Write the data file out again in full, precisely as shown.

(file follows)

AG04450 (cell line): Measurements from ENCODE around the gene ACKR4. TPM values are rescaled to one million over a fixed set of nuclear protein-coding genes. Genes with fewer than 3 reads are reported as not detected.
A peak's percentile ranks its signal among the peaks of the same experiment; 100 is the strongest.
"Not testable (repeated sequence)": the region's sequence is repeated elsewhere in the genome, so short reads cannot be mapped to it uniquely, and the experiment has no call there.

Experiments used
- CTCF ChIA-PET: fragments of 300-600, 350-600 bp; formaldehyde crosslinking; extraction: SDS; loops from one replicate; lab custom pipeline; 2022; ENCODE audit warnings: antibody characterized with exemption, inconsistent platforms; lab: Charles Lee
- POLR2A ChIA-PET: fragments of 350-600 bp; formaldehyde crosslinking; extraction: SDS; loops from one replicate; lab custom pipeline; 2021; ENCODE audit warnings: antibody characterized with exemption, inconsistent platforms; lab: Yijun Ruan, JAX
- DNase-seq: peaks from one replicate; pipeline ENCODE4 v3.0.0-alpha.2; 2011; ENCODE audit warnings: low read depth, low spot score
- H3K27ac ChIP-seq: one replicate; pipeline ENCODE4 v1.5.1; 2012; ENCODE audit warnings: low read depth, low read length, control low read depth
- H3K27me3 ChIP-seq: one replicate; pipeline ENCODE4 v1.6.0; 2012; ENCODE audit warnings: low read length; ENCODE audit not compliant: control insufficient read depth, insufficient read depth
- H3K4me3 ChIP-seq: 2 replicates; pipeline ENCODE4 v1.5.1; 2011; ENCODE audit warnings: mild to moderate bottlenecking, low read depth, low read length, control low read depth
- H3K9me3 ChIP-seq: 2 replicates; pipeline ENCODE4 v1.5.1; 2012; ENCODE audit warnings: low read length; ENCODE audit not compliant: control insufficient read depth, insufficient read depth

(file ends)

AG04450 (cell line): Measurements from ENCODE around the gene ACKR4. TPM values are rescaled to one million over a fixed set of nuclear protein-coding genes. Genes with fewer than 3 reads are reported as not detected.
A peak's percentile ranks its signal among the peaks of the same experiment; 100 is the strongest.
"Not testable (repeated sequence)": the region's sequence is repeated elsewhere in the genome, so short reads cannot be mapped to it uniquely, and the experiment has no call there.

Experiments used
- CTCF ChIA-PET: fragments of 300-600, 350-600 bp; formaldehyde crosslinking; extraction: SDS; loops from one replicate; lab custom pipeline; 2022; ENCODE audit warnings: antibody characterized with exemption, inconsistent platforms; lab: Charles Lee
- POLR2A ChIA-PET: fragments of 350-600 bp; formaldehyde crosslinking; extraction: SDS; loops from one replicate; lab custom pipeline; 2021; ENCODE audit warnings: antibody characterized with exemption, inconsistent platforms; lab: Yijun Ruan, JAX
- DNase-seq: peaks from one replicate; pipeline ENCODE4 v3.0.0-alpha.2; 2011; ENCODE audit warnings: low read depth, low spot score
- H3K27ac ChIP-seq: one replicate; pipeline ENCODE4 v1.5.1; 2012; ENCODE audit warnings: low read depth, low read length, control low read depth
- H3K27me3 ChIP-seq: one replicate; pipeline ENCODE4 v1.6.0; 2012; ENCODE audit warnings: low read length; ENCODE audit not compliant: control insufficient read depth, insufficient read depth
- H3K4me3 ChIP-seq: 2 replicates; pipeline ENCODE4 v1.5.1; 2011; ENCODE audit warnings: mild to moderate bottlenecking, low read depth, low read length, control low read depth
- H3K9me3 ChIP-seq: 2 replicates; pipeline ENCODE4 v1.5.1; 2012; ENCODE audit warnings: low read length; ENCODE audit not compliant: control insufficient read depth, insufficient read depth